Vendors in the IT realm will want to pay particular attention to technologies requested for clean energy, as well as a working knowledge of the Creating Helpful Incentives to Produce Semiconductors and Science (CHIPS) Act. It functions to support research and development within science and innovation, and hones in on the technology needs of domestically produced semiconductors; a key component to many IT products. According to the budget, the administration is also placing a special emphasis on the following additional information technology needs:

"…identifying and accelerating novel technologies for clean energy solutions, including a historic $1 billion investment in the acceleration of efforts to achieve fusion, a promising clean energy power source; provide new computing insight through quantum information science and artificial intelligence that addresses scientific challenges; expanding innovation in the microelectronics ecosystem; leverage data, analytics, and computational infrastructure to strengthen and support U.S. biodefense and pandemic preparedness strategies and plans."

The DoE isn’t short on technology product and service requests in FY24. If you’re a vendor offering any of the listed requirements, DoE should be high on your list of targeted accounts.

The Social Security Administration (SSA)

The Social Security Administration (SSA) budget requests $15.5 billion in discretionary budget authority for 2024, a $1.4 billion or 10-percent increase from the 2023 enacted level. SSA’s request this year speaks to vendors in the tech space, as it looks to improve customer experience (CX) services, which will require upgrades and maintenance to its existing IT components and systems. It intends to upgrade technologies associated with its phone systems, so IT vendors with both endpoint device and network capabilities will want to watch for opportunities there.

The Department of Transportation (DoT)

Finally, the Department of Transportation (DoT) budget is requesting $27.8 billion in discretionary budget authority for 2024, a $1.8 billion or 6.7-percent increase from the 2023 enacted level. DoT’s primary objectives this year include continued infrastructure and freight rail upgrades, increased funding for the secure movement of goods via ports and waterways, as well as personnel education and training. When we delve into specific investments linked to information technology, it’s likely we’ll see a continued need for vendors targeting projects related to the Infrastructure Investment and Jobs Act (IIJA) from 2021. Information technologies will play a key role in this coming fiscal year’s objectives of building out a network of electric vehicle chargers, as well as data collection and analysis services.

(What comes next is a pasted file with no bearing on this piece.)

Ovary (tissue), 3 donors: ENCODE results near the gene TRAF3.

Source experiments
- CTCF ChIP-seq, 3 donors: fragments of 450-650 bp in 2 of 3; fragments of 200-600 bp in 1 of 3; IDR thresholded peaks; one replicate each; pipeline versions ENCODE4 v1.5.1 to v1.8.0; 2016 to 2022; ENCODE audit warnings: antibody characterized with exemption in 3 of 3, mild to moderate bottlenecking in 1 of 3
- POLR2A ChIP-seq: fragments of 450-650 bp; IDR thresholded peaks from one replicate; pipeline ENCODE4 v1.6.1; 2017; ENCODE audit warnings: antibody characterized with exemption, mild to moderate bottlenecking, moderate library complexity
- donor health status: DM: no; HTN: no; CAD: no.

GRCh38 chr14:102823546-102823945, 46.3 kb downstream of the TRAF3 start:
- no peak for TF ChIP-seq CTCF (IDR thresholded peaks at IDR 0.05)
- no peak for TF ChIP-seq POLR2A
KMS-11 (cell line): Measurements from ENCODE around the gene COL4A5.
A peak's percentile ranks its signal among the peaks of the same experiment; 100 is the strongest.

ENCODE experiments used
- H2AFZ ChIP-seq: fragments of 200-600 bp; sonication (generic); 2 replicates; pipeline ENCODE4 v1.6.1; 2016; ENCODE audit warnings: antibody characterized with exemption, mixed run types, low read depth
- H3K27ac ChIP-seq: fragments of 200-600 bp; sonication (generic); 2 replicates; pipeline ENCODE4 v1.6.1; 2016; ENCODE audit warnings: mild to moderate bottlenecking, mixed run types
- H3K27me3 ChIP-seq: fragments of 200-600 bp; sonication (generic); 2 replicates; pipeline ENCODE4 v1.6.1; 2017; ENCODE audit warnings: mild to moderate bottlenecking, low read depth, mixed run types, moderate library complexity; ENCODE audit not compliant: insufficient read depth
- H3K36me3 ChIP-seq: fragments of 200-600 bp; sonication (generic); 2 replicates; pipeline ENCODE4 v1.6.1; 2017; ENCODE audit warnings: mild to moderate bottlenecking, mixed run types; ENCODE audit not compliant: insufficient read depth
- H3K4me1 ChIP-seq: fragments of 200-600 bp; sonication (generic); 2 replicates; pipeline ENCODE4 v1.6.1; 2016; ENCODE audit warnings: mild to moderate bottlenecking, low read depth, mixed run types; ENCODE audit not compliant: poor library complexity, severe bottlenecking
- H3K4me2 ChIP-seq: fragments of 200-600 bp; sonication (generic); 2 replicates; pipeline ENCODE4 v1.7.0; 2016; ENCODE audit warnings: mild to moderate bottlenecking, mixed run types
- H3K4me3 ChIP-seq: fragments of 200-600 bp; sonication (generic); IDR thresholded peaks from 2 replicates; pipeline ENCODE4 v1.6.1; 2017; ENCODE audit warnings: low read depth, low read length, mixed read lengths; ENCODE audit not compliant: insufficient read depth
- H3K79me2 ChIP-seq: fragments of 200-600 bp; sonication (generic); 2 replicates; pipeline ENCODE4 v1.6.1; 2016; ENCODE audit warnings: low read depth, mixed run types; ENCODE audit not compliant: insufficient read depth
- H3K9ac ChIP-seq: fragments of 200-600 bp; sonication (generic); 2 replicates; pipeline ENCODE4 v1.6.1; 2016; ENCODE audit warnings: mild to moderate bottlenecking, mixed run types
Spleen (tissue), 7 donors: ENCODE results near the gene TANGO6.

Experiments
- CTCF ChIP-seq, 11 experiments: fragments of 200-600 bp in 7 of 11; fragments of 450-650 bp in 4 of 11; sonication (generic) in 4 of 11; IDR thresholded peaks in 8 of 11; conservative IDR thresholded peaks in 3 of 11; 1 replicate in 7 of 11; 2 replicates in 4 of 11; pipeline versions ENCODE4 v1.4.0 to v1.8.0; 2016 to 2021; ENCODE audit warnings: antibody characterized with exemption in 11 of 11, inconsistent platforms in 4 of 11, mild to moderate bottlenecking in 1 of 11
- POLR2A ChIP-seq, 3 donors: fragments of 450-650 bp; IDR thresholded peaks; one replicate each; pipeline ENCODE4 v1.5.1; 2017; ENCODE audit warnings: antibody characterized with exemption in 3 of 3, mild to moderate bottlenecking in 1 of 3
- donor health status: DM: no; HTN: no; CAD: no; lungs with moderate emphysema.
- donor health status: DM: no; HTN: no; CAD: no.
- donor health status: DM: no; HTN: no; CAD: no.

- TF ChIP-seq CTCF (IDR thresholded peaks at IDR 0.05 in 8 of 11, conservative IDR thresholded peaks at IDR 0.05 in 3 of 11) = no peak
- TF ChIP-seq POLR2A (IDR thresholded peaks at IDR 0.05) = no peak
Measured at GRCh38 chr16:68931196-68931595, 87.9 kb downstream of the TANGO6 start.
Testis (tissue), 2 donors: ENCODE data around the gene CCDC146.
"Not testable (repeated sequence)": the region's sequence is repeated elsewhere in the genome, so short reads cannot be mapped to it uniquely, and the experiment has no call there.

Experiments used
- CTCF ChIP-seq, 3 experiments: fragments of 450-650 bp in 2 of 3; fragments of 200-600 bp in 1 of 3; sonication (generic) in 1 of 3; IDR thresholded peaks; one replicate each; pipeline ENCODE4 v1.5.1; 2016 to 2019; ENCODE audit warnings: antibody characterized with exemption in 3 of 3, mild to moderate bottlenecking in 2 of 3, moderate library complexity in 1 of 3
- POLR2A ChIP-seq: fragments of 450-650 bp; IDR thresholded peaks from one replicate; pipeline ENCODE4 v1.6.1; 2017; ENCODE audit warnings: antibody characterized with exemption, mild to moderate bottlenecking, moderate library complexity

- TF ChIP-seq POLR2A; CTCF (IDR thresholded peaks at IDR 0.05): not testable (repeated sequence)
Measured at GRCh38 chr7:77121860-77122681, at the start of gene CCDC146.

Shaping the Requirement

There’s no shortage of opportunity available across the civilian agencies covered here. FY24 promises to bring plenty of procurements for IT vendors. Getting in front of the requirement, before it’s formed, is key. Capturing a portion of the available dollars will involve meeting with, knowing the right language, legislation and timing of need for the government, effectively placing your key technology needs at the forefront of the program manager and contracting officer’s mind.

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About the Author:
Susanna Patten is a senior analyst on the TD SYNNEX Public Sector Market Insights team covering tech domain centric trends across the Public Sector.